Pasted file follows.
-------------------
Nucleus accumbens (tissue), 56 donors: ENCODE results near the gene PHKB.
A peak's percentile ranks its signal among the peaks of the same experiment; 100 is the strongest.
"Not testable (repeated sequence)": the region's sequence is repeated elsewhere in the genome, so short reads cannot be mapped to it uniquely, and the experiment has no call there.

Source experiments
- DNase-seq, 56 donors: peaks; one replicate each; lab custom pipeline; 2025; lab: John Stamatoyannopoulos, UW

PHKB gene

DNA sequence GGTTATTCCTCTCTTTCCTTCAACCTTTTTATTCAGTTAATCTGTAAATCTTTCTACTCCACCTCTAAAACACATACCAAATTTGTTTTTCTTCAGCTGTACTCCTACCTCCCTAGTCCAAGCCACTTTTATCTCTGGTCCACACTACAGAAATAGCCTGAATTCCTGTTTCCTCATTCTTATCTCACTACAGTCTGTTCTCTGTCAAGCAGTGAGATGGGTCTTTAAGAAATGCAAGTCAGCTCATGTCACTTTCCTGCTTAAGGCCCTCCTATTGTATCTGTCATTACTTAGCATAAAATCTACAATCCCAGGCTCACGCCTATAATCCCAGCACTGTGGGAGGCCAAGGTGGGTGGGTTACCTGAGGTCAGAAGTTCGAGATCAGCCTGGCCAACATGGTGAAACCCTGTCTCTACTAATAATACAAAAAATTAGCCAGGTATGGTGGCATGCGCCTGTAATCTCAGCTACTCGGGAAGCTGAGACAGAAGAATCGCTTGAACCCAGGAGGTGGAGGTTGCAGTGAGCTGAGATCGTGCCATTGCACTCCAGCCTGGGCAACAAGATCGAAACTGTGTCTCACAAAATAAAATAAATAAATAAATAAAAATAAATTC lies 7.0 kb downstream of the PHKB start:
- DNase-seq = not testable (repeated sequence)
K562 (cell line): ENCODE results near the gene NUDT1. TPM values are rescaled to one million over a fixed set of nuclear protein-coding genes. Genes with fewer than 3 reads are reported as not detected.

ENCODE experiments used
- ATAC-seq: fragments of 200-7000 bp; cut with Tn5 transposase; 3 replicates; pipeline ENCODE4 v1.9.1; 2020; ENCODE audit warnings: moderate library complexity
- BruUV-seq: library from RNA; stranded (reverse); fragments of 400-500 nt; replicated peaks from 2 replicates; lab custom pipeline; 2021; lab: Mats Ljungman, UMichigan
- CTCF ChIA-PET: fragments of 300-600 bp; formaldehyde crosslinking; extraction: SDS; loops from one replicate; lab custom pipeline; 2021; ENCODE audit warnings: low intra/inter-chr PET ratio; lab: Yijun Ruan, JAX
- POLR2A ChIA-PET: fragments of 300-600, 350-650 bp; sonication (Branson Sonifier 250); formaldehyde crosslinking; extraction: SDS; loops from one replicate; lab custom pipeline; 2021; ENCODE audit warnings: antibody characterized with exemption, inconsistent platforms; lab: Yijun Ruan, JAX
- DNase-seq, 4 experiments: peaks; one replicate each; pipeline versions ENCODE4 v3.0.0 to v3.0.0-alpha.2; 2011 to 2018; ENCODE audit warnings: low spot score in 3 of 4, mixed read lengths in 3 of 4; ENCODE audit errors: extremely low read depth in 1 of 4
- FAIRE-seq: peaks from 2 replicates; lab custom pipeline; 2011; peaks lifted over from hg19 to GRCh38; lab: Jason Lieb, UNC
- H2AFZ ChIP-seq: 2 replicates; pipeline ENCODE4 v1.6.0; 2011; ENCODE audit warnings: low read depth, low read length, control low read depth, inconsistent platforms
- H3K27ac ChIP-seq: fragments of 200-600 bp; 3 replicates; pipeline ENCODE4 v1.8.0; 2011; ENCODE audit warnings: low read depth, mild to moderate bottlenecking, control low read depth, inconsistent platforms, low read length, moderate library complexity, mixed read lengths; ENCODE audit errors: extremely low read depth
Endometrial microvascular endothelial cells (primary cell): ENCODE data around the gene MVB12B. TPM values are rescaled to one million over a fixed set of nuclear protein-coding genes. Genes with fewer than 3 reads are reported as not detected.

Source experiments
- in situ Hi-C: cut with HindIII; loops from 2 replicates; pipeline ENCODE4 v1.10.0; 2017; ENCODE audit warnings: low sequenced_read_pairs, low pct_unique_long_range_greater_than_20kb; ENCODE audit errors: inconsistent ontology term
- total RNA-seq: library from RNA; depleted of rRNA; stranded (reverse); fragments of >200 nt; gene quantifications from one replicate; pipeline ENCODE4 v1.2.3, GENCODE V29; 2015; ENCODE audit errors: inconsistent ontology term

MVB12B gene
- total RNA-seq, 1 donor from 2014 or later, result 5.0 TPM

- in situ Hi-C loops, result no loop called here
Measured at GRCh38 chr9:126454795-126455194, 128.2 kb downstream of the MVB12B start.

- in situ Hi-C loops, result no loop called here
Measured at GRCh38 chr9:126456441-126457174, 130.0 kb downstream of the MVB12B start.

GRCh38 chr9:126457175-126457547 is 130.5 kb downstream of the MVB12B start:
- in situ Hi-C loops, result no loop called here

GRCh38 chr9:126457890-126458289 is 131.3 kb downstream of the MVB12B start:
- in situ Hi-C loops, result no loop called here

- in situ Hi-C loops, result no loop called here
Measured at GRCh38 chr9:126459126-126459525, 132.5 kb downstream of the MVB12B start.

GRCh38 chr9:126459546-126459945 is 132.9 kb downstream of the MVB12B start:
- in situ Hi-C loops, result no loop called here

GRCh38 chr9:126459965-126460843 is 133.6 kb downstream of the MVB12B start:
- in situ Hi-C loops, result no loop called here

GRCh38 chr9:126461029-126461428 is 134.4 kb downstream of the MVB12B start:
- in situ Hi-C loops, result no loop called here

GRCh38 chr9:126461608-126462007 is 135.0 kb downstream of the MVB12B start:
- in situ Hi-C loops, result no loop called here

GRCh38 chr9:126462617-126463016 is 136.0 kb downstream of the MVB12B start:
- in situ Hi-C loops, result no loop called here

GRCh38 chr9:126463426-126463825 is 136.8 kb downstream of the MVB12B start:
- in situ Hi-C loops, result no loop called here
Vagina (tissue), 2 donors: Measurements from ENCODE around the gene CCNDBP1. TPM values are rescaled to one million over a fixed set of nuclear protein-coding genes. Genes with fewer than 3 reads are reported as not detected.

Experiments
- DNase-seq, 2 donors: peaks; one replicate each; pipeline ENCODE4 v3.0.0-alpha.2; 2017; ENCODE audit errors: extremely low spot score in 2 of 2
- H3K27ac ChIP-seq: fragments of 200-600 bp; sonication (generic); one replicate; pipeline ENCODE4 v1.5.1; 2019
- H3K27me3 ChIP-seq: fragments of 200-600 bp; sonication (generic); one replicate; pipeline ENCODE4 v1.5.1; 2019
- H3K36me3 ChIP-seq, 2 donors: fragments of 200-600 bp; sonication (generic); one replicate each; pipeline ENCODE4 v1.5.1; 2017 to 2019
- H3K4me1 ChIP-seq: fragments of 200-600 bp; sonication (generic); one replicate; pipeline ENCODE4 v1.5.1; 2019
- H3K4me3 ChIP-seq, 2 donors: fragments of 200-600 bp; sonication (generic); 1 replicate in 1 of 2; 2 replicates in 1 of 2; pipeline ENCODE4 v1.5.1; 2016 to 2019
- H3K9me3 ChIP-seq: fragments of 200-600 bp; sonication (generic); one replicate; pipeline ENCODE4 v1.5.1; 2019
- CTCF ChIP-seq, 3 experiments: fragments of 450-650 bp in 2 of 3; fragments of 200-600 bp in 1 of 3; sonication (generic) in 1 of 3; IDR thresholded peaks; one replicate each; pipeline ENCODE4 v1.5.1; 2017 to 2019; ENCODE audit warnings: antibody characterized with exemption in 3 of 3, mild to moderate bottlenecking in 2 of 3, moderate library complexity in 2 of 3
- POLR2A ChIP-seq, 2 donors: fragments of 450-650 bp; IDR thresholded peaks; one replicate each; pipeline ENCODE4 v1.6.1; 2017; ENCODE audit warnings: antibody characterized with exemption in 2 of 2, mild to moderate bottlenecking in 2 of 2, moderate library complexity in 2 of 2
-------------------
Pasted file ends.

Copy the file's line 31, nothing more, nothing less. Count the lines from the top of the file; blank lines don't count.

GRCh38 chr9:126457890-126458289 is 131.3 kb downstream of the MVB12B start: